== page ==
I’m constantly surprised (and annoyed) by the shear number of Contaminated Land Risk Assessment reports that include phrases such as “there is no risk from groundwater at the site” or “the reported benzene concentrations pose no risk to human health”. Such reports can be written by huge multinational consultancies or sole traders, recent graduates or experienced practitioners – it seems a universal conceit.
It’s the “no risk” part that makes me wince. I really doubt it’s true for the vast majority of times it is used.
To the author of “the reported benzene concentrations pose no risk to human health”, I would counter that there is always some risk to human health from benzene, no matter how small the concentrations or the perhaps convoluted exposure pathway it would have to take to reach a human. At best, anybody reading the report will infer the likely meaning from the statement that benzene concentrations are not really a concern to human health at the site and have no issues with that. At worst (and acknowledging that I’m not a lawyer), someone with a litigious streak could argue that the statement is misleading or untrue as there will always be some (perhaps infinitesimal) risk – leading to a non-payment of fees or other consequence, why risk your PI insurance or premiums?
To reach their conclusion, the author had probably compared the reported concentration to some kind of assessment criteria. These are often risk based and derived based on minimal risk thresholds. Having reported concentrations below such a threshold does not equate to “no risk”, but more likely “acceptable risks” or “not potentially significant risk”. Of course, some assessment criteria are based on parameters such as odour, tainting or detection limits – being below (or above!) such criteria would have no bearing on “risk”.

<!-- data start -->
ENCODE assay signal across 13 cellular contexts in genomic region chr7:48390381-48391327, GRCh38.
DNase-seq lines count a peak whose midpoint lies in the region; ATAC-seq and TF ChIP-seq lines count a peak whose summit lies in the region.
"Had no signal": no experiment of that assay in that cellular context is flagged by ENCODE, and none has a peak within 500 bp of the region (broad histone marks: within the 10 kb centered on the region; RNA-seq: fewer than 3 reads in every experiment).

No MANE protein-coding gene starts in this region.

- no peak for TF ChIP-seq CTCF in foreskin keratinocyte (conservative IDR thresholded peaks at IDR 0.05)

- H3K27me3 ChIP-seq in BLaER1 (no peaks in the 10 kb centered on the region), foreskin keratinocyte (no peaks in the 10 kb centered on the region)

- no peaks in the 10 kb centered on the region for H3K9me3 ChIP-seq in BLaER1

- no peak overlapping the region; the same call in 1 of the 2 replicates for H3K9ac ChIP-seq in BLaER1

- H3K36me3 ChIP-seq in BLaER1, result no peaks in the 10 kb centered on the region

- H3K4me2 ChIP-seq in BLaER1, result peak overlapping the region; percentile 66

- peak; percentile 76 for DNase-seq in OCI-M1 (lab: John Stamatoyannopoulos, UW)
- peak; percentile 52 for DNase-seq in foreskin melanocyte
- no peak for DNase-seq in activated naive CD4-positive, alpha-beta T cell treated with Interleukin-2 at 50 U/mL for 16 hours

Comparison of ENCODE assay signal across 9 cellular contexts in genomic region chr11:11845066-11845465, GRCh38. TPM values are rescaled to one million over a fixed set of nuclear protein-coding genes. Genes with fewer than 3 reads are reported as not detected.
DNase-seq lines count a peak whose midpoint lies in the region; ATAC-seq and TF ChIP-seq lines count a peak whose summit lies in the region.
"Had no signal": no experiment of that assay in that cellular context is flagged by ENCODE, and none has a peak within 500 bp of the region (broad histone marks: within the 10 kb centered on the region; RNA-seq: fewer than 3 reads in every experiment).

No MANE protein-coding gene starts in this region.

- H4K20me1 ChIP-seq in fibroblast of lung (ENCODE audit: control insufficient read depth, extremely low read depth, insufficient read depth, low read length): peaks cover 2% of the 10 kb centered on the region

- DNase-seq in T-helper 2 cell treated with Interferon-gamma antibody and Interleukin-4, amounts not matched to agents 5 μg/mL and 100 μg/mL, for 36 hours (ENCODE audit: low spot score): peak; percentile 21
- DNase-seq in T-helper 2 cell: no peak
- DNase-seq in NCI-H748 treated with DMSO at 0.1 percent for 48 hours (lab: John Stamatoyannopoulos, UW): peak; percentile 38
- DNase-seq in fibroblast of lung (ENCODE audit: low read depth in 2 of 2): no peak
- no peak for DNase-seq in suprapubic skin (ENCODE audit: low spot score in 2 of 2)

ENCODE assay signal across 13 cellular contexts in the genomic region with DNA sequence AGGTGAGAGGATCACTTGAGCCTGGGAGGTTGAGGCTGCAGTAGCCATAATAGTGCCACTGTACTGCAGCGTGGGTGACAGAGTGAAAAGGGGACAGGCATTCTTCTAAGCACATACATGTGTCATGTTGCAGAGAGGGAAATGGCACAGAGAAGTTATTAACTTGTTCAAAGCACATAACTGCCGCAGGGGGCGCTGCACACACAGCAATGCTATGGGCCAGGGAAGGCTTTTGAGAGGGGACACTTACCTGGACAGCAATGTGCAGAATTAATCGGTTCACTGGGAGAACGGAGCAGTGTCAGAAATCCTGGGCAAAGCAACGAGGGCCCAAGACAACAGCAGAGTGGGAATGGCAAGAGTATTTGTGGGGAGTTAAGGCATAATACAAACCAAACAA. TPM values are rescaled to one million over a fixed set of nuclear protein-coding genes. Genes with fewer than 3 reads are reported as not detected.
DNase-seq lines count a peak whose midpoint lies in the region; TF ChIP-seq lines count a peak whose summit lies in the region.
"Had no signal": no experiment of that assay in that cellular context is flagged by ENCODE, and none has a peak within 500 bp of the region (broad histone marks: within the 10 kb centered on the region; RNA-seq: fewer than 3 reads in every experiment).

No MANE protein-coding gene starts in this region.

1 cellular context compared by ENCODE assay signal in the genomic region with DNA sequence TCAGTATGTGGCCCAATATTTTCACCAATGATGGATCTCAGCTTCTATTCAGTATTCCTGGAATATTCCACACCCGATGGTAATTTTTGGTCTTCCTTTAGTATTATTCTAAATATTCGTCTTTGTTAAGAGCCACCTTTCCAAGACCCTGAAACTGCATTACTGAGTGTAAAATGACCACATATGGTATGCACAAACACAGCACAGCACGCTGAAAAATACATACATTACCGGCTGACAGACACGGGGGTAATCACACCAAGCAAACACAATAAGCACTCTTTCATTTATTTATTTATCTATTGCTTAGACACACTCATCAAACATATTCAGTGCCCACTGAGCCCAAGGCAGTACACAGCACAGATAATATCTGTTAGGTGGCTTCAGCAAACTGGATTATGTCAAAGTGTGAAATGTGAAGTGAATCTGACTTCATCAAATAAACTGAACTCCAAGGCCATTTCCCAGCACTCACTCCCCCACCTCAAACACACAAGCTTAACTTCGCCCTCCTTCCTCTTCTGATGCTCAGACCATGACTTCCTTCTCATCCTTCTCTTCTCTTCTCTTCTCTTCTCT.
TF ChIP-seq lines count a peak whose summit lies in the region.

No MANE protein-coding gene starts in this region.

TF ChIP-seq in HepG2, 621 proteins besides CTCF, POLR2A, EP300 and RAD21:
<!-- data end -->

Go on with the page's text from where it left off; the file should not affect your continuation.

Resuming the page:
So why the picture of a meteor approaching Earth you ask? It’s my goto scenario for explaining my thinking regarding “no risk”…
Meteorites are space objects, such as an asteroid or comet, which crash into the Earth’s surface. I also use the Earth’s surface when I’m walking my dog or driving my car. Whilst most people would accept there is “no risk” of being hit by a meteorite, it’s not strictly true – there must always be some chance I could be hit by one! So I submit a pedantic “there is an acceptable risk of being hit by a meteorite” instead.
(Don’t get me started on Lottery tickets – I doubt they’d sell many if they advertised them as “no risk of winning the jackpot”!)